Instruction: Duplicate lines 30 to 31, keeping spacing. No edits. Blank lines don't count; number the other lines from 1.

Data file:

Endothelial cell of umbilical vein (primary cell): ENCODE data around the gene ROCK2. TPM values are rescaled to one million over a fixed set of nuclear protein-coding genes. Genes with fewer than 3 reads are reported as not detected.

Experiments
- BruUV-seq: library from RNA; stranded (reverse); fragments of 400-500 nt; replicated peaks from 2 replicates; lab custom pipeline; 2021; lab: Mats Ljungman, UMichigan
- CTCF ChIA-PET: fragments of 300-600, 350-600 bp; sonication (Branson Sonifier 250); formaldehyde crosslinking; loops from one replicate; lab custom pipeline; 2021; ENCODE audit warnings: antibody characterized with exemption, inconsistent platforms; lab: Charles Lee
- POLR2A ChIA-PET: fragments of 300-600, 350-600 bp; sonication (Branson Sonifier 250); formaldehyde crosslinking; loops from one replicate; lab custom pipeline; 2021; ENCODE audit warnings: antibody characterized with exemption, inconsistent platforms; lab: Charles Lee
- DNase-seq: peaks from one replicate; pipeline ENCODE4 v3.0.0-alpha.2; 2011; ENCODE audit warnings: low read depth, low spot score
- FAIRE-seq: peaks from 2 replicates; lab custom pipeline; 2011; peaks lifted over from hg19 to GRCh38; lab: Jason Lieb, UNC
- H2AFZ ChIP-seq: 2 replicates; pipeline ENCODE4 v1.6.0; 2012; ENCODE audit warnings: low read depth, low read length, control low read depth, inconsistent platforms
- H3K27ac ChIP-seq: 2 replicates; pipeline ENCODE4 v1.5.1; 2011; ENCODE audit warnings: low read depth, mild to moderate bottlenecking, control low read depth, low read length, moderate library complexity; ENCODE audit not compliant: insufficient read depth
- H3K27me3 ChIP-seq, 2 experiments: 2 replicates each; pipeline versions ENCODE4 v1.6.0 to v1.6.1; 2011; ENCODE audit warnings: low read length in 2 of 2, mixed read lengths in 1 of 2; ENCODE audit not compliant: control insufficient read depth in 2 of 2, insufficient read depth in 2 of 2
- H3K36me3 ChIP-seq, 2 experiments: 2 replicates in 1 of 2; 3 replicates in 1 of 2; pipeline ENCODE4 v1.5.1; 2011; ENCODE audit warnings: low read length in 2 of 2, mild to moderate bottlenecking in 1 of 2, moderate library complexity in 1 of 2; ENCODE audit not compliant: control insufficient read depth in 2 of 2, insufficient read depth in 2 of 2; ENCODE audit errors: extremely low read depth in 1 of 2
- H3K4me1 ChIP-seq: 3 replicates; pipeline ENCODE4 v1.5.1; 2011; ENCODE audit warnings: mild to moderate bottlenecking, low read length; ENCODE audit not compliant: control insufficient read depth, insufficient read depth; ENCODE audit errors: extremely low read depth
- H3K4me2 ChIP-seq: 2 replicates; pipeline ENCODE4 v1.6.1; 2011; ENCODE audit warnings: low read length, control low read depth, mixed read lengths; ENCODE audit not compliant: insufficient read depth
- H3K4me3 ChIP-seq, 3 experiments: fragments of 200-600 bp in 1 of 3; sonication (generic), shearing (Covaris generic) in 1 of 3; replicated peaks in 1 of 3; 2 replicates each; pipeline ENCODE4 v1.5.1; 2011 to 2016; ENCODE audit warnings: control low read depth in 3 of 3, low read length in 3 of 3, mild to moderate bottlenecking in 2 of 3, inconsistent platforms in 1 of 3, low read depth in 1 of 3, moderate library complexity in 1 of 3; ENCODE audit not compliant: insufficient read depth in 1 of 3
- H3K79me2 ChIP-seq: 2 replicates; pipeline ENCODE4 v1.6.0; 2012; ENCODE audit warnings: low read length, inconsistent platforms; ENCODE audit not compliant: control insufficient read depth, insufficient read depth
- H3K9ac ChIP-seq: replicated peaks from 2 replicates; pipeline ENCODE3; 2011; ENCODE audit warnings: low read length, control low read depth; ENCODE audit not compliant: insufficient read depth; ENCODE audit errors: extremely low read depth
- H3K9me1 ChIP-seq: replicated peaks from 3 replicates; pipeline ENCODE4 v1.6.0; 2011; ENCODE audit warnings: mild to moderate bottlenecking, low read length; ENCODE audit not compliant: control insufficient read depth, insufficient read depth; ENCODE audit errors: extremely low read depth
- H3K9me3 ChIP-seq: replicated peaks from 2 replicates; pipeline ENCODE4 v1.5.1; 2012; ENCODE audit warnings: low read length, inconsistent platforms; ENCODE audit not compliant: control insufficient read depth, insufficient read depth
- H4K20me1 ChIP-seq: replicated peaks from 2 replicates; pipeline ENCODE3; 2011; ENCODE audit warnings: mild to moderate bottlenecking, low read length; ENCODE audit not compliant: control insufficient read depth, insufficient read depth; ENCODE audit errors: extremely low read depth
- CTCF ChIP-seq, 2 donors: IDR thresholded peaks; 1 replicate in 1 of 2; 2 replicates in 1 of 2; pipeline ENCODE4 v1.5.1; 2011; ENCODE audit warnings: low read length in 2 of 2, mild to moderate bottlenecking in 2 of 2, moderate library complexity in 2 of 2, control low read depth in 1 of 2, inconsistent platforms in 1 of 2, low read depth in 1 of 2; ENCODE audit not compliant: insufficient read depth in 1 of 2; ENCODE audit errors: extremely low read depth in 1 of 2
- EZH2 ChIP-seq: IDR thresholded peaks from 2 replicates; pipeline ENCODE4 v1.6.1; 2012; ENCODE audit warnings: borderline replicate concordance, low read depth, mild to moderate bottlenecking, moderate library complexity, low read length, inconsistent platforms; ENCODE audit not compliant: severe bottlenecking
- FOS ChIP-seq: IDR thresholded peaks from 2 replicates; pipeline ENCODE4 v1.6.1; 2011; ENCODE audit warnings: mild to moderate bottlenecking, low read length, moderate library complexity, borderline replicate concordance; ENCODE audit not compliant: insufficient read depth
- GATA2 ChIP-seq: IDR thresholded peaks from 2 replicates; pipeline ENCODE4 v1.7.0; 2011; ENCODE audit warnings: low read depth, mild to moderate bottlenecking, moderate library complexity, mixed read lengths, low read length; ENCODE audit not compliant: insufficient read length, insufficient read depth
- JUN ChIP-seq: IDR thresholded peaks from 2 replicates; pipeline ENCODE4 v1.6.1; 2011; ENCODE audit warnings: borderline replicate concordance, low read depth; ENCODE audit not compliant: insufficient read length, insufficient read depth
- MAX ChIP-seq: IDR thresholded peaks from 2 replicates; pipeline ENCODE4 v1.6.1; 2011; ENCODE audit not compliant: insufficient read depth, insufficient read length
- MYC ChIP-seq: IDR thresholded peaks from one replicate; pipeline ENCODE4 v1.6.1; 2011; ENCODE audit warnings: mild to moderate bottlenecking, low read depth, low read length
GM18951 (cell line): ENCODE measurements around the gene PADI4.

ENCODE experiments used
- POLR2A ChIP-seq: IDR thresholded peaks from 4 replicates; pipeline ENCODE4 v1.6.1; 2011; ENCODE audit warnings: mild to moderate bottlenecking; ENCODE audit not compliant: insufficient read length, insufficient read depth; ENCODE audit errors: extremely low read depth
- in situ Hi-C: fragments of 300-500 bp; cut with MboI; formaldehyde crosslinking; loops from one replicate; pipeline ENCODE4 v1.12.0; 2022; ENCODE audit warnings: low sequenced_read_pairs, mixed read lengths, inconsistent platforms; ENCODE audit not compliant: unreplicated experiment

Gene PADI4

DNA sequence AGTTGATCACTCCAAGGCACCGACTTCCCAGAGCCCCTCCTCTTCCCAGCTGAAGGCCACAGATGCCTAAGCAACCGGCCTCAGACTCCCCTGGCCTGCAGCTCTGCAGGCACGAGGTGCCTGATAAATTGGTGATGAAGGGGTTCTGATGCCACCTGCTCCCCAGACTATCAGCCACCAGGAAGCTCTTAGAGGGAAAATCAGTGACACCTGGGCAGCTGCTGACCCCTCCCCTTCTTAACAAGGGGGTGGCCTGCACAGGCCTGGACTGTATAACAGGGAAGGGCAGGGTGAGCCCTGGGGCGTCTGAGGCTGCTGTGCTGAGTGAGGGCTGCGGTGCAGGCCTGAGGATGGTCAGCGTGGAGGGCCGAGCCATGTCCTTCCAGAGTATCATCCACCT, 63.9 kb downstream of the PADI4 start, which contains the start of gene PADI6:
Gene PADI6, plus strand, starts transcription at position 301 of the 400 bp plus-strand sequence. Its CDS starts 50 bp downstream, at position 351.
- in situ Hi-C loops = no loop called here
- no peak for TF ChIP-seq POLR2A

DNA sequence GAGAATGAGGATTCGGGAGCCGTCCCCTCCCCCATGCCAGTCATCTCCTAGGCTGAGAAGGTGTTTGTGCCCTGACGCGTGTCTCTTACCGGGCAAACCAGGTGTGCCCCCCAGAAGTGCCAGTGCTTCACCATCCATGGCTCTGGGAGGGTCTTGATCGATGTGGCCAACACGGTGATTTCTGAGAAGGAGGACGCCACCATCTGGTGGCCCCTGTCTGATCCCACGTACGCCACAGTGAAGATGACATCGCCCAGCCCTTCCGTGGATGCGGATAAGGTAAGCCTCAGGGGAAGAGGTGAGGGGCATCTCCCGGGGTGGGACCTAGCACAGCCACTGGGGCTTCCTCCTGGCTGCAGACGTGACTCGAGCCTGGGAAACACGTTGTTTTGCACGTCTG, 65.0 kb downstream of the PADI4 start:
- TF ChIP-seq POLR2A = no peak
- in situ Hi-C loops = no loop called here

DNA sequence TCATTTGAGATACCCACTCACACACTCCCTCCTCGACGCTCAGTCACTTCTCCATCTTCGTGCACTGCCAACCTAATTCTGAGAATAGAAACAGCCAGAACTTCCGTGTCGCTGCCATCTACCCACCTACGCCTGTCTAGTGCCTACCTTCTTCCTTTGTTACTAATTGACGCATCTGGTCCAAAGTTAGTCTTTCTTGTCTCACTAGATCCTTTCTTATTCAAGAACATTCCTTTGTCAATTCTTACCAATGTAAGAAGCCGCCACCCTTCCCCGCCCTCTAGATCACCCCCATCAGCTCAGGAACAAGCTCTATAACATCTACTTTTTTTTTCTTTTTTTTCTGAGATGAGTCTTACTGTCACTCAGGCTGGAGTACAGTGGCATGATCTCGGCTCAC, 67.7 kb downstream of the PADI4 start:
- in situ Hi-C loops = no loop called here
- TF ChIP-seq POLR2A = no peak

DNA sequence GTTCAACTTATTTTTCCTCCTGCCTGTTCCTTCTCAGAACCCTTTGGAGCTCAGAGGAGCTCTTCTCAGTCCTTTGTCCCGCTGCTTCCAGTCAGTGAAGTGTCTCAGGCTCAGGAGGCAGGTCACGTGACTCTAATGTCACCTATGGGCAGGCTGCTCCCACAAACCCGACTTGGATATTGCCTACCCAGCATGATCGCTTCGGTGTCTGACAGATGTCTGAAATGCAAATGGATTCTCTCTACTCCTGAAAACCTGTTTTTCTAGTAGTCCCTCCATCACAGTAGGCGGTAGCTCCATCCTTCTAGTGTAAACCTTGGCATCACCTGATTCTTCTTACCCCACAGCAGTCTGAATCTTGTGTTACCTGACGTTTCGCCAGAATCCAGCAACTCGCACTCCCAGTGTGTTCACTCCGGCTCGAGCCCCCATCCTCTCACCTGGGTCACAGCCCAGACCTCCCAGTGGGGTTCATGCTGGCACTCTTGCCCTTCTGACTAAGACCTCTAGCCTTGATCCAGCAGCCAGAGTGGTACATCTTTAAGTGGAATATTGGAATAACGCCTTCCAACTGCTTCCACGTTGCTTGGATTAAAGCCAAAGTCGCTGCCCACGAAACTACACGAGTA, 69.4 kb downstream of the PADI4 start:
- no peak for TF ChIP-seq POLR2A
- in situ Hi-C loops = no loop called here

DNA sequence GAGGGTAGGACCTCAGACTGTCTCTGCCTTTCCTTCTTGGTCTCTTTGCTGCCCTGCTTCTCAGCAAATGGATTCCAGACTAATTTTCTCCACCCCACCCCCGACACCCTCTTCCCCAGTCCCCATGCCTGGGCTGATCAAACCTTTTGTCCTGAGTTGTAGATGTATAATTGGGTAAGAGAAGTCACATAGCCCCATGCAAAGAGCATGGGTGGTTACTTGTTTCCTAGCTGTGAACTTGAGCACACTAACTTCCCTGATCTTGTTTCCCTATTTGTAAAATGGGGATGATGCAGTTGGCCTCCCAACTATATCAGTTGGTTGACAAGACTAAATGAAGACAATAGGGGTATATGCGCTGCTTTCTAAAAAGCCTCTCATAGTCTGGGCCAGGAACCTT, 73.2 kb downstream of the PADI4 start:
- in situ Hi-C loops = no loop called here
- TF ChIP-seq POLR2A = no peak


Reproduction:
- in situ Hi-C: fragments of 300-500 bp; cut with MboI; formaldehyde crosslinking; loops from one replicate; pipeline ENCODE4 v1.12.0; 2022; ENCODE audit warnings: low sequenced_read_pairs, mixed read lengths, inconsistent platforms; ENCODE audit not compliant: unreplicated experiment

Gene PADI4